3.6 Other findings from longitudinal studies

In seeking to understand the trajectory that leads to adult criminality, the longitudinal studies referred to above offer important additional insights. These studies, along with a large amount of overseas research, reveal a distinct pathway or “trajectory” that consistently increases the risk of offending by young people. Both studies followed large cohorts of children - over 1000 children - born within a certain area during a set time period. It is acknowledged that these studies can be criticised because Māori were to an extent under-represented in each (12% of the Christchurch study, and 11.3% of the Dunedin study) and the local social context is not necessarily typical of New Zealand as a whole. However, their value with respect to illuminating childhood and adolescent development, with respect to offending behaviour, is unique.

These two studies have had different but complementary emphases. The Dunedin study tends to examine the psychology of the person, and the Christchurch study tends to focus on the environment. This complementarity is useful for considering the range of outcomes from the interactions of individuals with their environments.

A unique strength of longitudinal studies of this type is their capacity to identify causal relationships, rather than simple correlations or associations. This requires sophisticated statistical analysis, whereby the influence of various factors, which might potentially bear a causal relationship to an outcome, can be selectively “controlled for”, allowing the genuinely causal influences to emerge (similarly as is described above in relation to the Department’s Home Detention study).

A good illustration of this process emerges from the data from the Christchurch study, in relation to Māori involvement with violent offending. Analysis shows that what can at first appear to be a clear and significant relationship between violent offending and being Māori, is in fact more complex, and inseparable from the family background factors described earlier. Table 6 below shows that Māori in the Christchurch longitudinal study were more likely than non-Māori to have committed a single violent offence, or repeated violent offending, and/or to have a Police record for violence. Statistical analysis showed that the probability of these differences happening by chance is extremely low, and Māori appeared to be involved in violent offending at two to three times the rate of non-Māori.

Table 6: Violent offending and involvement in violence among Māori and non-Māori study participants at age 18 (%)

Māori (n=96)

Non-Māori (n=929)

Relative risk


Any violent offence  (17-18 years)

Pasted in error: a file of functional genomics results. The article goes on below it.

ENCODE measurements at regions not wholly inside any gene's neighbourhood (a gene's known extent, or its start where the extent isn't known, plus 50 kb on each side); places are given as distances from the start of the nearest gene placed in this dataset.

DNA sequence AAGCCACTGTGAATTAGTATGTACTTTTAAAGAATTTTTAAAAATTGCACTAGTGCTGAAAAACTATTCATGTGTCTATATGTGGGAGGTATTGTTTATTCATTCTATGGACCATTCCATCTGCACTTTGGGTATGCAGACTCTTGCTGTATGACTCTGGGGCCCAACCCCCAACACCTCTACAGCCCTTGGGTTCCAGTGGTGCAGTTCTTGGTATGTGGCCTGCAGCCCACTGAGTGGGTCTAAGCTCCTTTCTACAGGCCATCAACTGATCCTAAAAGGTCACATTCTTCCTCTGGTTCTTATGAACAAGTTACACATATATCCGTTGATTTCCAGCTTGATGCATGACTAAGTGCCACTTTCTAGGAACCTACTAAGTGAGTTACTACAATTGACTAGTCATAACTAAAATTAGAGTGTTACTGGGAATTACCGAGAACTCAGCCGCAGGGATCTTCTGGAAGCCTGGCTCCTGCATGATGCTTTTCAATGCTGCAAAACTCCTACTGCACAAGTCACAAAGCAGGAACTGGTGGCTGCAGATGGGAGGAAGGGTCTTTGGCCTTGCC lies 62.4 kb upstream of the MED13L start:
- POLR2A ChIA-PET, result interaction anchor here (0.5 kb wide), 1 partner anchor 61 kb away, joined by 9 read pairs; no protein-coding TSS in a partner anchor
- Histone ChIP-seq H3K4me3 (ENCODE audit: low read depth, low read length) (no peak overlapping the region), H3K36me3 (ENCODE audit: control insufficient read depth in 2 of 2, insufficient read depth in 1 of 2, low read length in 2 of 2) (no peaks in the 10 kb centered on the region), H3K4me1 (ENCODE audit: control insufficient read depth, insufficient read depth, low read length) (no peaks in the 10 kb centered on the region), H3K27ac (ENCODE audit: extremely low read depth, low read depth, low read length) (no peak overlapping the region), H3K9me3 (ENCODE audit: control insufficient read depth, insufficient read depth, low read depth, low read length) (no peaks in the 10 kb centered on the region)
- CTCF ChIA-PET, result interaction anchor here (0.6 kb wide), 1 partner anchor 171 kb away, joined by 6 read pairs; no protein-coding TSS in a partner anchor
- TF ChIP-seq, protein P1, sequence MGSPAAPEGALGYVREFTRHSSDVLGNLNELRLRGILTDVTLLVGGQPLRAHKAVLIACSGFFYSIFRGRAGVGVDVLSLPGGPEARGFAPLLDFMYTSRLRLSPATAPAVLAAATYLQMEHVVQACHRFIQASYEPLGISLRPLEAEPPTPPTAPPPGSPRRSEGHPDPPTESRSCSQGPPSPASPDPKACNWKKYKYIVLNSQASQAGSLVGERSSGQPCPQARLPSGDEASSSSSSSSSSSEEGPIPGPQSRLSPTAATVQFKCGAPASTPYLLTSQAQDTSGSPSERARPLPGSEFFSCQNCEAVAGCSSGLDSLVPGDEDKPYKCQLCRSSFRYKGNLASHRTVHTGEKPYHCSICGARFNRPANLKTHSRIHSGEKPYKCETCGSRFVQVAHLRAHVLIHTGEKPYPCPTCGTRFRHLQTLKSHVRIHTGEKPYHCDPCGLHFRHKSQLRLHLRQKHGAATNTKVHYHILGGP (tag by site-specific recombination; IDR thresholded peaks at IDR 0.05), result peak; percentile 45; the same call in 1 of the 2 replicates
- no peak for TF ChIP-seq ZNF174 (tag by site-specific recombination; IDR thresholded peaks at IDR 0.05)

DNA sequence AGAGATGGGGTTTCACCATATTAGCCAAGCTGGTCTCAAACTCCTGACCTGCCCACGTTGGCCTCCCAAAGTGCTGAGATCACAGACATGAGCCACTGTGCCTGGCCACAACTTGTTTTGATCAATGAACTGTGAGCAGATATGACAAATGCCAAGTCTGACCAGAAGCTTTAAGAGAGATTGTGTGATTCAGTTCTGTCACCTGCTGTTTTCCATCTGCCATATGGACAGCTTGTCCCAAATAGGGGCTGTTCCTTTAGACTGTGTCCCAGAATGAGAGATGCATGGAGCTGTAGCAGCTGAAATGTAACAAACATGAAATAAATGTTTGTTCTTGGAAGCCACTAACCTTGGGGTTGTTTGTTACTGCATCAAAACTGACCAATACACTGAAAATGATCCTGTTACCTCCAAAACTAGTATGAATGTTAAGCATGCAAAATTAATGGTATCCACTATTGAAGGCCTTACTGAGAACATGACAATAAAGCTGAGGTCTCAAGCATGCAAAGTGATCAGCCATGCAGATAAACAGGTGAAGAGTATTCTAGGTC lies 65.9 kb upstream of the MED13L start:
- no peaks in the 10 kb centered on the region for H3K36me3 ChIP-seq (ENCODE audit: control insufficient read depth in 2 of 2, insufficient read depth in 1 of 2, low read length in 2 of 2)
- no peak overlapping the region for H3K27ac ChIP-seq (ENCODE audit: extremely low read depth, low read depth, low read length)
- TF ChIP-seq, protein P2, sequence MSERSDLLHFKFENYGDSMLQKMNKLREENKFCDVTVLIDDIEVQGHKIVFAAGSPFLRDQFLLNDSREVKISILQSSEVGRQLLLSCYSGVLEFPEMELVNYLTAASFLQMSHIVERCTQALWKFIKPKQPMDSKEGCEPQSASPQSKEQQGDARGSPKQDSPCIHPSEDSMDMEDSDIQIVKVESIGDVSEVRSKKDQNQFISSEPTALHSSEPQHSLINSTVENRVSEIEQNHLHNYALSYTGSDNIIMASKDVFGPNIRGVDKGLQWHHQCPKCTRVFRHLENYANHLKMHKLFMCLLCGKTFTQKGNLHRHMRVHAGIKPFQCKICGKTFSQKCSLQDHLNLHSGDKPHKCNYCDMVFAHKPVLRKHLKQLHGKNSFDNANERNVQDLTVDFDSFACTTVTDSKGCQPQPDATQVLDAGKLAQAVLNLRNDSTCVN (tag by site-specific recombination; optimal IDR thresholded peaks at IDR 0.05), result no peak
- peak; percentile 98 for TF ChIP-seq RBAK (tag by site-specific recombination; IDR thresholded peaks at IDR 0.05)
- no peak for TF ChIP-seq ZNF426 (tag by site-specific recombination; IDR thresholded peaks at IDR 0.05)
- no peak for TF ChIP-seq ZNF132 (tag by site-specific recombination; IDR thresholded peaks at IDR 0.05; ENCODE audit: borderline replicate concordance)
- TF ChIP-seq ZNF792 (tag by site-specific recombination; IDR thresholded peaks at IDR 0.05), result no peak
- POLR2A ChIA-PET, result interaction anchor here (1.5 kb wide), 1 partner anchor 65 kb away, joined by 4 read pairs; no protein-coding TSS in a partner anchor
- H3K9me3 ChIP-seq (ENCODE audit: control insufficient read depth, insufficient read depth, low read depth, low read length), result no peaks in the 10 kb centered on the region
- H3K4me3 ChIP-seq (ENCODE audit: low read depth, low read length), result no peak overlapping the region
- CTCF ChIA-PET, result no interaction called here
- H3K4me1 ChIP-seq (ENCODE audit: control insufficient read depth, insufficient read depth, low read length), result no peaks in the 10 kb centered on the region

Repeated (3+) violent offences (17-18 years)





Police record for violence (ever)





Source: Christchurch Health and Development Study

However, when the specific influences of social and family factors were examined, ethnicity of the young person ceased to function as a significant explanatory variable. In other words, family circumstances (parents’ history of problems with alcohol, family history of offending, multiple family problems) and parenting behaviours (use of physical punishment, level of parental care) emerged as the key factors which accounted for the violence in these adolescents 1. Wherever such factors were recorded in a family - irrespective of ethnicity, or indeed even socioeconomic status - the risk of offending amongst children in those families increased sharply. Such adverse factors often occur together and have a cumulative effect. Section 6 of the Appendix reproduces graphs from analysis of the Christchurch study which illustrate some of the interactions between socioeconomic factors and deviant and criminal behaviour.

The Christchurch study concluded that ethnic differences in violent behaviour were not significant when family and developmental factors were accounted for. The problem appears to be that, for a range of reasons, many Māori young people appear more likely to be exposed to such adversity in their home environments. While Māori are certainly more likely to face disadvantage in terms of socioeconomic status, housing, and education, disadvantages of this type, in and of themselves, do not seem to account for differences in outcomes. What these studies indicate therefore is that many contemporary Māori families are beset by higher levels of family dysfunction and difficulties than are non-Māori 2. In other words, those life circumstances most often associated with offending are, for a range of reasons, more likely to affect Māori families.

Fergusson’s own summary is as follows:

(I)n broad outline it seems likely that the difficulties and disadvantages faced by contemporary Māori families are likely to represent the end of a long term historical process that has involved many components, including: the pressures faced by, and change in Māori culture and language following colonisation, the loss of land and economic power base experienced by Māori, increasing urbanisation of Māori and the general reduction of status and prestige (mana) of Māori people within the context of New Zealand society.

1 Fergusson DM. Ethnicity and interpersonal violence in a New Zealand birth cohort. (2003c) in Hawkins, Darnell F. (Ed.) Violent Crimes: Assessing Race and Ethnic Differences. Cambridge; Cambridge University Press, 138-153.

2 Fergusson (2003c) op. cit.